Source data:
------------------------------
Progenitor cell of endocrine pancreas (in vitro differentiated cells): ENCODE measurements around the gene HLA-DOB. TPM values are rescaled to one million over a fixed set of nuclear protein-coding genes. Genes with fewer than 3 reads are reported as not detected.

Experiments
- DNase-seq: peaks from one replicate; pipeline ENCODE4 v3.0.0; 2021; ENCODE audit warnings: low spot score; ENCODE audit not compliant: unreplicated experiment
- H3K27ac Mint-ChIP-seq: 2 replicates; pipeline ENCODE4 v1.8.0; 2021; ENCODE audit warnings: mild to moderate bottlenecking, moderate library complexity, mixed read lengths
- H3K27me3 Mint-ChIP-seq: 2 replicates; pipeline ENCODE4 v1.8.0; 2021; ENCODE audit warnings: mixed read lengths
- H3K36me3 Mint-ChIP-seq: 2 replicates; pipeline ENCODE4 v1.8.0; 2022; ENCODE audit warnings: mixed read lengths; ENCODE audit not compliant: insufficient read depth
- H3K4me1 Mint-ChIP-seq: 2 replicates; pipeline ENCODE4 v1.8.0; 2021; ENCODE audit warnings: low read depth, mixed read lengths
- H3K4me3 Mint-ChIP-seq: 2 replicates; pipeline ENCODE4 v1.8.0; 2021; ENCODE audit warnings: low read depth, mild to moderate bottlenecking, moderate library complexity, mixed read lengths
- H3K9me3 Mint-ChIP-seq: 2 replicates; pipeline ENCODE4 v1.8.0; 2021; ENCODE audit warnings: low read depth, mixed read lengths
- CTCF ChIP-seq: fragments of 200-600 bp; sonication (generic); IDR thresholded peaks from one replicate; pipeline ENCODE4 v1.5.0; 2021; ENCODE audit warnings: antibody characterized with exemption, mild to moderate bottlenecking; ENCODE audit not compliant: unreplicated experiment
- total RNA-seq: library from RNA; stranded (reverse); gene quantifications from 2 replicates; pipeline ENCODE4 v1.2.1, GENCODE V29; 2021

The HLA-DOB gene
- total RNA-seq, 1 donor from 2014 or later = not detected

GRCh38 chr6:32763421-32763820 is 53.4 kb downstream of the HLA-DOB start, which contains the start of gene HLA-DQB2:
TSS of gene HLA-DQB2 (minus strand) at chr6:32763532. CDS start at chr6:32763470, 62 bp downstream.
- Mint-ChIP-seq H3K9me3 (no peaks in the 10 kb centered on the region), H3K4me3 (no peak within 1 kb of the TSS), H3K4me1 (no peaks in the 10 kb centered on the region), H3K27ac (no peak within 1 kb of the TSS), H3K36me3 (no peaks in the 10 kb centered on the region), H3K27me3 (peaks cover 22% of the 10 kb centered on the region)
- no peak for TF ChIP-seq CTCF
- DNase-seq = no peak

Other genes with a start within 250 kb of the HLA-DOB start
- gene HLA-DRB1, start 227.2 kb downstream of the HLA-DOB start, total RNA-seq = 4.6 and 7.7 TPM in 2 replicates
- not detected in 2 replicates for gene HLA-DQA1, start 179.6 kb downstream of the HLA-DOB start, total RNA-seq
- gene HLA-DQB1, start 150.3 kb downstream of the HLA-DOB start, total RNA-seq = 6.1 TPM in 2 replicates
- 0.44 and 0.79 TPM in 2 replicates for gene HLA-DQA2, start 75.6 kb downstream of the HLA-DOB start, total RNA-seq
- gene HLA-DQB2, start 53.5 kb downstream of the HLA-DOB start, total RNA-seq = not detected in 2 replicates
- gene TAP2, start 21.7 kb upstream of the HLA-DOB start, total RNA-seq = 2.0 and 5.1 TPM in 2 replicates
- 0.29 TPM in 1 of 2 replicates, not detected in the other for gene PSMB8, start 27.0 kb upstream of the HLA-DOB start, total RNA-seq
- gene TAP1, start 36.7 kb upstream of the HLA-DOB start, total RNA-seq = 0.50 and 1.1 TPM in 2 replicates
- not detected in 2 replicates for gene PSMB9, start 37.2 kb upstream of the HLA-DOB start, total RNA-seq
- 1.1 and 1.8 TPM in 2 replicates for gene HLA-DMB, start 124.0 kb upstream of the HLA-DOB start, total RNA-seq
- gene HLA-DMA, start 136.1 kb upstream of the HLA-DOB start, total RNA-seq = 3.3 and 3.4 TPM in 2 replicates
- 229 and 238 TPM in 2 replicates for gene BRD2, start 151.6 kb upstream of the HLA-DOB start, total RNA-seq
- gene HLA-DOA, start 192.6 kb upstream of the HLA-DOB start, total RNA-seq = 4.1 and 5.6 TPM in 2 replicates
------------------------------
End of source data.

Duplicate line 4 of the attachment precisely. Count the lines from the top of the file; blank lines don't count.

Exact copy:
- H3K27ac Mint-ChIP-seq: 2 replicates; pipeline ENCODE4 v1.8.0; 2021; ENCODE audit warnings: mild to moderate bottlenecking, moderate library complexity, mixed read lengths